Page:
“Two of the aspects that I like best about the 2014s is their transparency to the underlying terroir coupled with their sheer drinkability. This transparency is enhanced by terrific vibrancy because the wines really do taste alive in the mouth as they’ve got energy, or what I like to call underlying tension. They’re ripe yet they are what the French call digest, or refreshing, where the first sip invites the next which is in fact what makes them so drinkable.” Allen Meadows—Burghound
“Very rarely have we seen such healthy leaves and such a balanced growth of the vines. Diseases were nearly absent and the treatments were kept to a minimum.” Aubert de Villaine, co-director of Domaine de la Romanée Conti
The Corton Charlemagne Grand Cru parcel was purchased in 2004 and consists of 1.02 hectares (2.5 acres). At the time, it was all planted to Pinot Noir under the Grand Cru appellation of Corton ‘Pougets’. In 2005, after some soil evaluations, they felt the parcel would be better suited to producing Chardonnay so they grafted the 35-year old vines in the higher section of the vineyard and ripped out and replanted the lower section of the vineyard.
About the Domaine:
Étienne de Montille started working under his father Hubert in 1983 and took the reins in 1990. Hubert was a wise teacher and knew what he was doing as he took over the domaine in 1947. Since 1995 de Montille has been practicing organic viticulture and in 2005 biodynamic practices were implemented. Certified by Ecocert, the domaine takes very seriously the responsibilities of “respect for these living soils.”
From their website:
The family's origins can be traced back to the middle of the 17th century at Créancey in the Auxois region, with the Lords of Commeau. Then comes the 18th century. 'The domaine pre-dates the revolution; it was created in the 1750s,' states Hubert de Montille. It was re-named de Montille after the union of Marie Eléonore Chauvelot de Chevannes and Étienne Joseph Marie Léonce Bizouard de Montille, the grandfather of Hubert, on April 9, 1863. 'Montille' as he was known at the time, divided his time between the domaines in Volnay and Créancey and the Société des Agriculteurs de France, of which he was one of the founders.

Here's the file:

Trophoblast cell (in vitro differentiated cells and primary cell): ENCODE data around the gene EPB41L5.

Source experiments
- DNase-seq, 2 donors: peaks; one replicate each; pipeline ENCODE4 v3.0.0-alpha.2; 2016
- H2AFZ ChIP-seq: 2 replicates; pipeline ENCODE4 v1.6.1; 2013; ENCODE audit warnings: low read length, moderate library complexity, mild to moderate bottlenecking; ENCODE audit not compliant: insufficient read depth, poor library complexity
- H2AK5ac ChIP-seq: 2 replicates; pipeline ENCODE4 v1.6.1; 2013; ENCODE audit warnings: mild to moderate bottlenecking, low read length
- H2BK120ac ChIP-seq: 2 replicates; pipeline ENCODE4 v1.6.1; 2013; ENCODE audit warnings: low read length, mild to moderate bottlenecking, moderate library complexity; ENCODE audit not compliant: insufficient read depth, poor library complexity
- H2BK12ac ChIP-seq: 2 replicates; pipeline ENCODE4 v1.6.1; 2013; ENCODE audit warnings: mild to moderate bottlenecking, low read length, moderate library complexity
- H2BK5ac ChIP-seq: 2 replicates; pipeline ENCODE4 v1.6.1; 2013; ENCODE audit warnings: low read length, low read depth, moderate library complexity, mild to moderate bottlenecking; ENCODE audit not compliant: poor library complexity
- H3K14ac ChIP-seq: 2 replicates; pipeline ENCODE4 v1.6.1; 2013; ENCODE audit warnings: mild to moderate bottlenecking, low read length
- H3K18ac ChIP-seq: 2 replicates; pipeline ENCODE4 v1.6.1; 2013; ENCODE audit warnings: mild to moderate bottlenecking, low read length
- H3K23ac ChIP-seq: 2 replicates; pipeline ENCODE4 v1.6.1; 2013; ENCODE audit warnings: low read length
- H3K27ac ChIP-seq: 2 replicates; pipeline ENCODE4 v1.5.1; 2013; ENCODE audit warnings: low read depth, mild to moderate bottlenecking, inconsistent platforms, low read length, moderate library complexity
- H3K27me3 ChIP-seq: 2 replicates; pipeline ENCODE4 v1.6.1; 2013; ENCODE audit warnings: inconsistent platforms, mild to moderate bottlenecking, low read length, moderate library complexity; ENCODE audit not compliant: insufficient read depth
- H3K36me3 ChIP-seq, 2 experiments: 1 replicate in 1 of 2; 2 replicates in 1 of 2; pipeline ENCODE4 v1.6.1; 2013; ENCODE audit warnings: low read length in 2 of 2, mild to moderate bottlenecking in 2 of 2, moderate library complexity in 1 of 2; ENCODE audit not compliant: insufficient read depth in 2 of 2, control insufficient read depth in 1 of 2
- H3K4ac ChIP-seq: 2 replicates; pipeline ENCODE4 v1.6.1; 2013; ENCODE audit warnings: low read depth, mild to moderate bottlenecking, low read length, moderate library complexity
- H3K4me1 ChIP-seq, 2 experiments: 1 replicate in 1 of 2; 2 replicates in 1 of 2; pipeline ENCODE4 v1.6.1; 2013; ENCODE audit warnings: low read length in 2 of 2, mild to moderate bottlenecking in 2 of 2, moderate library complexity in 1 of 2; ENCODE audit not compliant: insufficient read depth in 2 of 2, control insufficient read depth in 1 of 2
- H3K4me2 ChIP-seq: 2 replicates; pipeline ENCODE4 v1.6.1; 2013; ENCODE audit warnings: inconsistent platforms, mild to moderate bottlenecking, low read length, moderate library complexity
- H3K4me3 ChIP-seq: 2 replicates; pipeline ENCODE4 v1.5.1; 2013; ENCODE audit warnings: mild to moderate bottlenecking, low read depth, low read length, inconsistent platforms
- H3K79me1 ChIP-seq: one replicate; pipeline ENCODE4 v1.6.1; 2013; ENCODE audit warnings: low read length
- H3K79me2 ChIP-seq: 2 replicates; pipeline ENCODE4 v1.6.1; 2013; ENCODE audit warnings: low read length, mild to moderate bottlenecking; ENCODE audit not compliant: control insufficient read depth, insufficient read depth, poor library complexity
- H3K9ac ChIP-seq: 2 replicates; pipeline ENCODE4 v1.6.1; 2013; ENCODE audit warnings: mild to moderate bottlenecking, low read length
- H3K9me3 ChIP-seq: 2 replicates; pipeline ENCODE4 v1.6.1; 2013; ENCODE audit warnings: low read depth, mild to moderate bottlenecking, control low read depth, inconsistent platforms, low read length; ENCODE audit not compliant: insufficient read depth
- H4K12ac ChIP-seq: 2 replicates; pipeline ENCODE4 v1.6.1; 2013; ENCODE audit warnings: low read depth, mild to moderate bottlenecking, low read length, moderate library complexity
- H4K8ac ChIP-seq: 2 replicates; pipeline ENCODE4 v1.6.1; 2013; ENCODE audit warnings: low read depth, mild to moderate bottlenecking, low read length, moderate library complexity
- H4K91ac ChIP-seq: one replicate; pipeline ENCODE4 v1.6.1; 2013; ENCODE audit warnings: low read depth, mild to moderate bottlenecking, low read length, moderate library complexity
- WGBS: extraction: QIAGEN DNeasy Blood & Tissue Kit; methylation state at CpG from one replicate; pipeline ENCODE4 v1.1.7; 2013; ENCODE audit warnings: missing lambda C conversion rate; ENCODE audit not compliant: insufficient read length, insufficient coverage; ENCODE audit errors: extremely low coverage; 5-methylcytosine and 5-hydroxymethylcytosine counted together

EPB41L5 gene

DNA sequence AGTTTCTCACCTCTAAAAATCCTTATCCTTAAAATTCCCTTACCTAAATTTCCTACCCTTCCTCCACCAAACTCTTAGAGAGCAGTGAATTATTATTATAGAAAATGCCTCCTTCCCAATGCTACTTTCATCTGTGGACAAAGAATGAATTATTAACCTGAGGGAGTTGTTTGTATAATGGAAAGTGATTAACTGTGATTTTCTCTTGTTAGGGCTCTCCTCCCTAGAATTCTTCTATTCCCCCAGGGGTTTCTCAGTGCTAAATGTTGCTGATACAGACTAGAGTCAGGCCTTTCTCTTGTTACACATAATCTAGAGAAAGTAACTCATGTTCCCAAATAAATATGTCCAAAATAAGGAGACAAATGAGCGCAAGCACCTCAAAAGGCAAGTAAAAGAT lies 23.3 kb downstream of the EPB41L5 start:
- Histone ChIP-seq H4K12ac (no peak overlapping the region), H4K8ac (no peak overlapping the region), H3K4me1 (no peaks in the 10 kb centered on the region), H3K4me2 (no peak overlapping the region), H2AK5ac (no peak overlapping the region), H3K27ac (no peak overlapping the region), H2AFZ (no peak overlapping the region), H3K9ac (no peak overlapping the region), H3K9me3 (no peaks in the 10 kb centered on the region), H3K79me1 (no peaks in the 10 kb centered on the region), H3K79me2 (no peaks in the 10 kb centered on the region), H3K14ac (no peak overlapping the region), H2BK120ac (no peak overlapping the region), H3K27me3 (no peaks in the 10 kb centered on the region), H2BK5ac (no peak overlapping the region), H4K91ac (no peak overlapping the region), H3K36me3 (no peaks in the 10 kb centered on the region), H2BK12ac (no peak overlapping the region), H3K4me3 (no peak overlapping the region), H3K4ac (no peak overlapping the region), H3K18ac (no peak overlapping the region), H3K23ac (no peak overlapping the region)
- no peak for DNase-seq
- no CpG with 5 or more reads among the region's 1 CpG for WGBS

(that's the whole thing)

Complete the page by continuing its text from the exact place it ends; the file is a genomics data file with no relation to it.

The domaine's current style remains faithful to Hubert's natural and idealistic approach, which demanded considerable patience while waiting for appropriate drinking windows for certain vintages. Etienne, however, has taken up the task to bring greater aromatic expression and silkier and more unctuous textures to the reds, allowing them to drink earlier, without compromising their ability to age. The domaine is known in Burgundy, among others such as l’Arlot, DRC, Dujac and Leroy, to regularly vinify using a significant proportion of whole clusters, varying by cuvée and by vintage.
In 2011, the domaine counted 20 hectares of vines, of which 75% were Premiers or Grands Crus from both Côtes.